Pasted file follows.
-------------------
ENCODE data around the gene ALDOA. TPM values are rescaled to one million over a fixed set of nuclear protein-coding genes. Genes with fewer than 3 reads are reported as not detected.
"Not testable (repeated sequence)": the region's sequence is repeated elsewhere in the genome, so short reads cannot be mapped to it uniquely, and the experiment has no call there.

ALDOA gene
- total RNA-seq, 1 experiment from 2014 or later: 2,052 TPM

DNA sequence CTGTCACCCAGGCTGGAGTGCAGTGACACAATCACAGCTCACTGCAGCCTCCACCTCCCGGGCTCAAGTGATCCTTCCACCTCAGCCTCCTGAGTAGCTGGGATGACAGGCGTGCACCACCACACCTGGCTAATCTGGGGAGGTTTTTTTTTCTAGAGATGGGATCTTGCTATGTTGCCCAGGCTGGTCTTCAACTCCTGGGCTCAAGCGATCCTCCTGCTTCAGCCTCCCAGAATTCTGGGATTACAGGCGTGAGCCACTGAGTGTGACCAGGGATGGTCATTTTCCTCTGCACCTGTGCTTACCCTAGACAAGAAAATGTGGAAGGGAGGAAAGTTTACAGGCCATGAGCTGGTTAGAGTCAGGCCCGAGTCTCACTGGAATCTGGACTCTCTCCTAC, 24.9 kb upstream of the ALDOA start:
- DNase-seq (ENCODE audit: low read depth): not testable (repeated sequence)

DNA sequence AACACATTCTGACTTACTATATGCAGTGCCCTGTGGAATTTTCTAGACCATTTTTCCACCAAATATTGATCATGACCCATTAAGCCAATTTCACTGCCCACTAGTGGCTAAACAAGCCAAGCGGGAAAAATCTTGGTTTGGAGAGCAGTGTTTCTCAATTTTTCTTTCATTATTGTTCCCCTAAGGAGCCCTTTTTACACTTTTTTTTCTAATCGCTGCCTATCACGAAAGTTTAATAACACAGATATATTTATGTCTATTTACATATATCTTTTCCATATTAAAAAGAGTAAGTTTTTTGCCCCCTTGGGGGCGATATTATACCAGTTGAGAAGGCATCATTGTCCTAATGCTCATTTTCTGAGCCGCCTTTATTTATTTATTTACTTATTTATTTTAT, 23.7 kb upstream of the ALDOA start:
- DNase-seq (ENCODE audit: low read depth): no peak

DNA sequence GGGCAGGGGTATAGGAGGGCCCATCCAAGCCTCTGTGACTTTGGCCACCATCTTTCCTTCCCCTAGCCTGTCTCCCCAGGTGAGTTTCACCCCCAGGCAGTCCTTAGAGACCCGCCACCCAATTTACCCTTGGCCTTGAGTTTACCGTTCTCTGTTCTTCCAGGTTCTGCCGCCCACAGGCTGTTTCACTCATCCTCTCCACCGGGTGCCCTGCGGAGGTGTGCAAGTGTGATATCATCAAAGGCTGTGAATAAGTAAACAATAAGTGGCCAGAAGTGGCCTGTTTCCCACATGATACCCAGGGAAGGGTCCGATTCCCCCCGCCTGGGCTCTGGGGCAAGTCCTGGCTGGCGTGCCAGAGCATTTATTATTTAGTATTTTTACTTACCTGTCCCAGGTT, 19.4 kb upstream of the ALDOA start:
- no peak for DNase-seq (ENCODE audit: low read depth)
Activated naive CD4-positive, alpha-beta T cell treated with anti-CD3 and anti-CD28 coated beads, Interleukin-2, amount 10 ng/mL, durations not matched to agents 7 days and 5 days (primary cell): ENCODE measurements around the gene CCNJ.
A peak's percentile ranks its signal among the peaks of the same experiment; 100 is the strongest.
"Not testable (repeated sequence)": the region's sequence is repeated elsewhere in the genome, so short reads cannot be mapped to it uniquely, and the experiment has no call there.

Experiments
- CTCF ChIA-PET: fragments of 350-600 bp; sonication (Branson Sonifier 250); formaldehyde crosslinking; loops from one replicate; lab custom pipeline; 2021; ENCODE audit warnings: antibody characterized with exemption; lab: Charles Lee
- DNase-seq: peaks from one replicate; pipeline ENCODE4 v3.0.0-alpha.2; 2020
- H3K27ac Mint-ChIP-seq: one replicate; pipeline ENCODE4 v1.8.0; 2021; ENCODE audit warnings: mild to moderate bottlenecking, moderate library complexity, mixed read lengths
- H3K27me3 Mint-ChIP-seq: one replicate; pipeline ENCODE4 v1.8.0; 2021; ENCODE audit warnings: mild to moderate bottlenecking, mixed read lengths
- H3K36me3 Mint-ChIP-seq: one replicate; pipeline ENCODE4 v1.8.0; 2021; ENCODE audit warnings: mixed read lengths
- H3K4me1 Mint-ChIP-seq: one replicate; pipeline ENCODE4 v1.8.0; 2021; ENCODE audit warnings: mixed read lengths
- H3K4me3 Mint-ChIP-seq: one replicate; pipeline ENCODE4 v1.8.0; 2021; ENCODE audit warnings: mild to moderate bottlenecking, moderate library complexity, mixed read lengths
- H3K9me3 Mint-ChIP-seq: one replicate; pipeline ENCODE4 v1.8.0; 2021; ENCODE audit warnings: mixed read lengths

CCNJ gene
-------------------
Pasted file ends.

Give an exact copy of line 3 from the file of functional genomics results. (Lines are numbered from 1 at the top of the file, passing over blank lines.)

ALDOA gene